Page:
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Weekly News (Week 12)

Alibaba Cloud slashes international prices to compete in global AI race

Alibaba Cloud, facing geopolitical challenges and chip shortages, has reduced prices for international customers by up to 59%. The price cuts, effective immediately, follow previous reductions for domestic customers in February. Selina Yuan, President of International Business for Alibaba Cloud Intelligence, highlighted the strategy’s aim to support long-term AI application development in foreign markets. Despite its dominance in China, Alibaba Cloud trails behind US rivals like AWS and Microsoft Azure globally, according to Canalys.

Lenovo and JD.com target $16.6 billion AI device sales in renewed partnership

Lenovo and JD.com have extended their collaboration to drive sales of AI devices, aiming for $16.6 billion in revenue from 2024 to 2026. The partnership includes sales of next-gen AI PCs, smartphones, tablets, and servers via JD.com’s platforms. Lenovo plans to launch its first-gen AI PCs this year, with a promise of evolutionary features in subsequent generations. JD.com has also invested in AI, unveiling its own large language model, ChatRhino, to provide targeted solutions across various sectors.

Huawei launches new car and an AI computer, but omits P70 Smartphone

Huawei recently introduced its revamped Luxeed S7 electric sedan, co-developed with Chery Auto, alongside a new AI-equipped PC. Despite anticipation, no mention of the P70 smartphone was made. The Luxeed S7, featuring Huawei’s advanced driver assistance system, will soon start mass shipments after resolving supply issues. Meanwhile, Huawei faces stiff competition in China’s EV market, with Xiaomi entering the fray. The Matebook X Pro, Huawei’s new PC, integrates its Pangu AI model and partners with Chinese firms like Baidu and iFlytek. However, Huawei fans await news on the P70 series, crucial for its smartphone business revival amidst US sanctions.

US subsidies to increase chip production amid tech tensions

The Biden administration is planning to award over $6 billion to Samsung for chip expansion in Texas, while Taiwan’s TSMC will receive $6.6 billion for factories in Arizona under the CHIPS Act. These investments aim to bolster US chip production amid escalating US-China tech tensions. Samsung’s $44 billion investment and TSMC’s $65 billion expansion also align with the Act’s goal to reduce reliance on Asia for semiconductor manufacturing.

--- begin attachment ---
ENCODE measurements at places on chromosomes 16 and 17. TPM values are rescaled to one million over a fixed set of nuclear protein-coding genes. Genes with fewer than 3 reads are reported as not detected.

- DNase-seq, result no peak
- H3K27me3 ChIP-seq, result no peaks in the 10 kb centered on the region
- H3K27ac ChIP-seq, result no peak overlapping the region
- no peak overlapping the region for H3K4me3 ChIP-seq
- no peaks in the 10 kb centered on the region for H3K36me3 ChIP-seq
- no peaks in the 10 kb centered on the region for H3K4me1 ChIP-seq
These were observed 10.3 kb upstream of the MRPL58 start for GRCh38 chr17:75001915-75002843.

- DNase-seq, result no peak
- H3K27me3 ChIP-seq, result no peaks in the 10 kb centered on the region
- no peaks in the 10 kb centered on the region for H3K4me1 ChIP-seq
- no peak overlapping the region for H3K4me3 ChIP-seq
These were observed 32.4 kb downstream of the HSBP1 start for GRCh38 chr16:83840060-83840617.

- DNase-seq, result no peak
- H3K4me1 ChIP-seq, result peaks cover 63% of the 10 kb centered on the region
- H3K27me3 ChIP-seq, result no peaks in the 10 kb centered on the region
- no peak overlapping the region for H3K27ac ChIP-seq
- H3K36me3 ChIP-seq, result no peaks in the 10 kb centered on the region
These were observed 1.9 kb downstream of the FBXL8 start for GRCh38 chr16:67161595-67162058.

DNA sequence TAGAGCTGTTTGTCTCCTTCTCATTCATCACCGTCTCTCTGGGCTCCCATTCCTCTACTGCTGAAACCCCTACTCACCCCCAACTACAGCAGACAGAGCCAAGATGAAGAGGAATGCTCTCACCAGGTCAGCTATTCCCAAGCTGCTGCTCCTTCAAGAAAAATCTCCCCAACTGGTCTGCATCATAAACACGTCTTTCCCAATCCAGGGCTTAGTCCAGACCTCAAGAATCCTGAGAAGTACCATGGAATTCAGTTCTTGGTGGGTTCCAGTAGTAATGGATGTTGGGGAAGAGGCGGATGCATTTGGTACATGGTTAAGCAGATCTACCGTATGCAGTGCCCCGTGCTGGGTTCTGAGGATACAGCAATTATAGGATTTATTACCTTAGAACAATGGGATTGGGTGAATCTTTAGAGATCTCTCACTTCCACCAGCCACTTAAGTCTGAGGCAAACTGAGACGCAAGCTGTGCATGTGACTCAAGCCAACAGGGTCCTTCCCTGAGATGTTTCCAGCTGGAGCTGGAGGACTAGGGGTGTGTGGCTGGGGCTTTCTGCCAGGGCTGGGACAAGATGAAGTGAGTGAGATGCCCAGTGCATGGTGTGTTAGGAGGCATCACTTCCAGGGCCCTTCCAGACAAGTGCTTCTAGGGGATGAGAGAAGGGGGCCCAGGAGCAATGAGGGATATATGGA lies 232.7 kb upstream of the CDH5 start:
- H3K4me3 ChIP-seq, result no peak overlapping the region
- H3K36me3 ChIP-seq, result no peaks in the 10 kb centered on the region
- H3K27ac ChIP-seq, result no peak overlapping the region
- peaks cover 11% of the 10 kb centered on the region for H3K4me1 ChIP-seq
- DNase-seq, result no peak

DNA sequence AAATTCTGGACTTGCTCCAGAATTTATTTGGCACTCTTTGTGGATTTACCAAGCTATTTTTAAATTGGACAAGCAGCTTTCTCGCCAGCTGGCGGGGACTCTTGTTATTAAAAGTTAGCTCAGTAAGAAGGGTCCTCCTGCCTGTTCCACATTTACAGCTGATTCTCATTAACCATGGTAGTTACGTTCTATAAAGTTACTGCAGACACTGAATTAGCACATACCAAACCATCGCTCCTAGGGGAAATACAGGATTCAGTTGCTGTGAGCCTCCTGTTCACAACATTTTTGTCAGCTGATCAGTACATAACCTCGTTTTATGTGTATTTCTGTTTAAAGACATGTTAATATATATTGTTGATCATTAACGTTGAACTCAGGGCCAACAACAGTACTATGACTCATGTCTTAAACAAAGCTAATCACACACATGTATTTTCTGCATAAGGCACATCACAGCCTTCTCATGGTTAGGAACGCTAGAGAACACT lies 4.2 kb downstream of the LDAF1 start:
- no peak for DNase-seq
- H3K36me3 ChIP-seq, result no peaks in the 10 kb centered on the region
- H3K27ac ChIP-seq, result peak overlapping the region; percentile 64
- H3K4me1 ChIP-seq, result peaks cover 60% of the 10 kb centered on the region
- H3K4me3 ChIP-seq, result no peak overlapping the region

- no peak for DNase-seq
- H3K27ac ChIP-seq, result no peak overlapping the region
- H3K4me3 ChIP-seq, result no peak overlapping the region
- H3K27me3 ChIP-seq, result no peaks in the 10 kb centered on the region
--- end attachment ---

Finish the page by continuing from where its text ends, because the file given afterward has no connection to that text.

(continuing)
OpenAI, Google, and Mistral introduce new models within 12 hours of one another

OpenAI, Google, and Mistral, a French startup, have all unveiled new iterations of their frontier AI models within a tight timeframe, anticipating a surge in activity over the summer. Meta’s Nick Clegg hinted at Llama 3’s imminent release before Google debuted Gemini Pro 1.5, followed swiftly by OpenAI’s GPT-4 Turbo. Mistral, inspired by Meta’s open-source approach, dropped Mixtral 8x22B. While this fosters innovation, concerns linger about the potential risks of unchecked model dissemination. Amidst expectations for advancements, doubts persist about the scalability of large language models, emphasizing the evolving landscape of AI development.

Apple boosts new iPhone production in India

Apple’s iPhone production in India surged to $14 billion in the last fiscal year, doubling its output as part of efforts to diversify its manufacturing away from China amidst strained US-China relations. With around 14% of iPhones now made in India, Pegatron and Foxconn lead assembly efforts, indicating a significant shift in Apple’s supply chain strategy. Despite China’s enduring importance, declining iPhone sales in the country highlight intensifying competition, particularly from Huawei. Apple’s pivot towards India underscores its commitment to tapping into new markets and reducing reliance on China for production.

Intel introduces new AI chip, claims superior efficiency over Nvidia

Intel introduced its latest AI chip, Gaudi 3, positioned as a faster and more power-efficient alternative to Nvidia’s GPUs. Claiming over twice the efficiency and 1.5 times the speed of Nvidia’s H100 GPU, Gaudi 3 targets big AI model training and deployment, including applications like speech recognition. With plans for diverse configurations and partnerships with major companies like Dell and Hewlett Packard Enterprise, Intel aims to challenge Nvidia’s dominance in the AI chip market. As cloud providers and businesses prioritize AI infrastructure, Intel will position Gaudi 3 to capitalize on growing demand with its competitive performance and industry-standard features.

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